Definition of a Tensor
Date: 05/20/2001 at 10:00:41 From: M Innes Subject: Clear concise definition of a tensor If a vector can be described as "any quantity having magnitude and direction" why can't a tensor be defined as "any..." in just a couple of lines? Many thanks.
Date: 05/20/2001 at 17:32:42 From: Doctor Anthony Subject: Re: Clear concise definition of a tensor Tensors are a further extension of ideas we already use when defining quantities like scalars and vectors. A scalar is a tensor of rank zero, and a vector is a tensor of rank one. You can get tensors of rank 2, 3, ... and their use is mainly in manipulations and transformations of sets of equations within and between different coordinate systems. If you consider a force F with components fx, fy, fz and you have an element of area whose NORMAL has components dSx, dSy, dSz, then fx itself has components acting on these three elements, and the PRESSURE of fx ALONE is denoted by its three components pxx, pxy, pxz Similarly fy will produce pressures pyx, pyy, pyz and fz will produce pressures pzx, pzy, pzz. The product pxx.dSx gives the FORCE acting upon dSx by fx ALONE. It follows that: fx = pxx.dSx + pxy.dSy + pxz.dSz fy = pyx.dSx + pyy.dSy + pyz.dSz fz = pzx.dSx + pzy.dSy + pzz.dSz and the total STRESS F on the surface dS is F = fx + fy + fz which is given by the sum of the three equations (nine components) shown above. So we see that stress is not just a vector with three components (in three-dimensional space) but has NINE components in 3D space. Such a quantity is a TENSOR of rank 2. In general if you are dealing with n-dimensional space, a tensor of rank 2 has n^2 components. Unlike a vector, whose components can be written in a single row or column, the components of a tensor of rank 2 will be written as a square array. In n-dimensional space a tensor of rank 3 would have n^3 components. The need for a convenient notation that allows these arrays to be manipulated in an economical way is only too apparent. You must consult a textbook to see the notation, it cannot be represented here in ASCII, but a capital letter with a couple of suffixes can be shorthand for a whole system of equations. - Doctor Anthony, The Math Forum http://mathforum.org/dr.math/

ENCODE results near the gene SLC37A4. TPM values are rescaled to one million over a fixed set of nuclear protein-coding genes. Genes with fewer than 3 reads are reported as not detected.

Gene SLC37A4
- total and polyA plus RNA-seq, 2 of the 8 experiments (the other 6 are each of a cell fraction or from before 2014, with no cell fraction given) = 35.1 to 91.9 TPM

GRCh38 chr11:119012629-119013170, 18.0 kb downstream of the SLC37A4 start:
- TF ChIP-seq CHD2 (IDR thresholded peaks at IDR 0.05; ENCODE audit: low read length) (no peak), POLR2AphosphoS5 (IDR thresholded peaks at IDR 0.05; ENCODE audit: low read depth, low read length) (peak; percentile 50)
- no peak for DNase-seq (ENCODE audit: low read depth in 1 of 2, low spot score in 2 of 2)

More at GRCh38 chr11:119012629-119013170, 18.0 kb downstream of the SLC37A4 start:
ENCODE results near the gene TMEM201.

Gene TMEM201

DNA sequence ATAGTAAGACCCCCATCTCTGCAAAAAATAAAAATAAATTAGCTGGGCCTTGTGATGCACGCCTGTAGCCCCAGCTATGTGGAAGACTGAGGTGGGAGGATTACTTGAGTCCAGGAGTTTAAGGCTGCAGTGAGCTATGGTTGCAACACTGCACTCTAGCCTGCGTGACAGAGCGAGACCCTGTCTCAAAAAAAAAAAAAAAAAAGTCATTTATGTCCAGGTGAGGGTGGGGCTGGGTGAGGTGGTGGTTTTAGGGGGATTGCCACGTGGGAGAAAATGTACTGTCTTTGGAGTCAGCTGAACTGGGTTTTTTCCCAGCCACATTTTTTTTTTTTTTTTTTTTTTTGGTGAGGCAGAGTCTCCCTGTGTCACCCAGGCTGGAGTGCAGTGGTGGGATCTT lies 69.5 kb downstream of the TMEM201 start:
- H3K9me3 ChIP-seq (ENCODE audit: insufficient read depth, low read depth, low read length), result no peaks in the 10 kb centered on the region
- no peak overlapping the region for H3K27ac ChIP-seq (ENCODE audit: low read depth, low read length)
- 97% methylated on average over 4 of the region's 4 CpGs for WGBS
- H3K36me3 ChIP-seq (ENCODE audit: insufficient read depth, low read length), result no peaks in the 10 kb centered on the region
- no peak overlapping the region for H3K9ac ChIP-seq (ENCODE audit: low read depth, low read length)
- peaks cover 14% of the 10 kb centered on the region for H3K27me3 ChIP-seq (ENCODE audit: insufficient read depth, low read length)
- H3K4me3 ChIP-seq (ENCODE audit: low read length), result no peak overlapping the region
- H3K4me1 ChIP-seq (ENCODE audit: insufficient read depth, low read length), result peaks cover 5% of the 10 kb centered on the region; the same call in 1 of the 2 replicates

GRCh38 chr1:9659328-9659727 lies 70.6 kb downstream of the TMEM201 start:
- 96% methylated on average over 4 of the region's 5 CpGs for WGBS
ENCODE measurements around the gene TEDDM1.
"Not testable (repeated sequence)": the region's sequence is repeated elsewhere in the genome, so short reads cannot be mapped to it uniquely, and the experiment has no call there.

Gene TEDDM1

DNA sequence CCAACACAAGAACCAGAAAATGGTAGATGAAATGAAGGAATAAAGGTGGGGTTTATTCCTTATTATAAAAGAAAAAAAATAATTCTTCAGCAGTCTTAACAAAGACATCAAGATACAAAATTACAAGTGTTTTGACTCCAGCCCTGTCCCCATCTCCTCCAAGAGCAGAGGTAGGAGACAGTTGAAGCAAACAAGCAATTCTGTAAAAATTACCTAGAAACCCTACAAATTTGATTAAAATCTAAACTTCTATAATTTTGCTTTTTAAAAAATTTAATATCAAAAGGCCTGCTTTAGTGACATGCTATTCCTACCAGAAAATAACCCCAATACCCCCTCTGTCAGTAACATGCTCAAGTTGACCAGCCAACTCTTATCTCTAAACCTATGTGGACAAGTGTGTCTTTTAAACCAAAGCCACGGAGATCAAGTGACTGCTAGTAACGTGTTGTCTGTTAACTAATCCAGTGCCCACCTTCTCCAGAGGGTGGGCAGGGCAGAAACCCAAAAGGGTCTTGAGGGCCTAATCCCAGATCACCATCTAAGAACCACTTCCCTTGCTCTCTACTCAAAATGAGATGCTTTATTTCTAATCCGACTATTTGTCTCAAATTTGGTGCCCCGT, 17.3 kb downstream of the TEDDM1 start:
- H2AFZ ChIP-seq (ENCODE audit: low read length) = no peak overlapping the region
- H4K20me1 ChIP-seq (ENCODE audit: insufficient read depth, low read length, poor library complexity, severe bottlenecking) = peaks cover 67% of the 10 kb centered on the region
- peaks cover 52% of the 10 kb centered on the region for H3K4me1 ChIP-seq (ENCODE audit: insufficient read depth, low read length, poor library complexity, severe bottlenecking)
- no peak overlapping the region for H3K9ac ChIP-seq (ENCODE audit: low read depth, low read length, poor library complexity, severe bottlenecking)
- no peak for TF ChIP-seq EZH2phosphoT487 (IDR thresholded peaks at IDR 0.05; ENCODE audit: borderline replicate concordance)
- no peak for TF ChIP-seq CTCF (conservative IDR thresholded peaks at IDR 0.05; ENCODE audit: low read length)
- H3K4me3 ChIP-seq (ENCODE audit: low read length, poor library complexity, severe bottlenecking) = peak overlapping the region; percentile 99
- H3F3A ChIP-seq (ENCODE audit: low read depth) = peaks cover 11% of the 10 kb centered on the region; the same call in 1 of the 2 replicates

Date: 05/21/2001 at 20:59:18 From: Doctor Schwa Subject: Re: Clear concise definition of a tensor Hi Mark, My approach would go like this: You know what a vector is. Let's think of that as being a column matrix: an n by 1 matrix. Then a covector will be a row matrix: a 1 by n matrix. Another way to define a covector is that it's a linear function that takes each vector to a number: in other words, you can multiply a covector by any vector and get a number. You could write that as c(v) = a number. A matrix takes both a covector and a vector to produce a number: cMv (row times matrix times column) will produce a number. Matrix multiplication also has certain associative/distributive laws, and some properties of how it acts when one of those vectors (c or v) are multiplied by a scalar. Those are called "linearity rules" or "linear properties" or things like that. Furthermore, if you "feed" the matrix only a vector, multiplying Mv, you'd be left with a vector. If you "feed" it only a covector, multiplying cM, you're left with a covector, still "hungry" for a vector to produce a final numerical answer. A tensor is like a matrix, but it can have more than two dimensions: it takes some collection of covectors and/or vectors, and produces a number, following the same kind of linearity rules as you'd expect from matrix multiplication. And if you "feed" it less than its full complement of desired vectors and covectors, you'll be left with a tensor that's still "hungry" for a few things. It only makes sense to equate tensors that have "hunger" for the same things, just like you can only equate vectors with other vectors and matrices with other matrices. - Doctor Schwa, The Math Forum http://mathforum.org/dr.math/
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